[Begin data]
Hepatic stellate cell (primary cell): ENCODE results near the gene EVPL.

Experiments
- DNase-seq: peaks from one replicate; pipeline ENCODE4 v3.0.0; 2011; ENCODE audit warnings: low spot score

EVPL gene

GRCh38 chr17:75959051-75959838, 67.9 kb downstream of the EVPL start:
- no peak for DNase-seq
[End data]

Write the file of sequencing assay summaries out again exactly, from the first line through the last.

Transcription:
Hepatic stellate cell (primary cell): ENCODE results near the gene EVPL.

Experiments
- DNase-seq: peaks from one replicate; pipeline ENCODE4 v3.0.0; 2011; ENCODE audit warnings: low spot score

EVPL gene

GRCh38 chr17:75959051-75959838, 67.9 kb downstream of the EVPL start:
- no peak for DNase-seq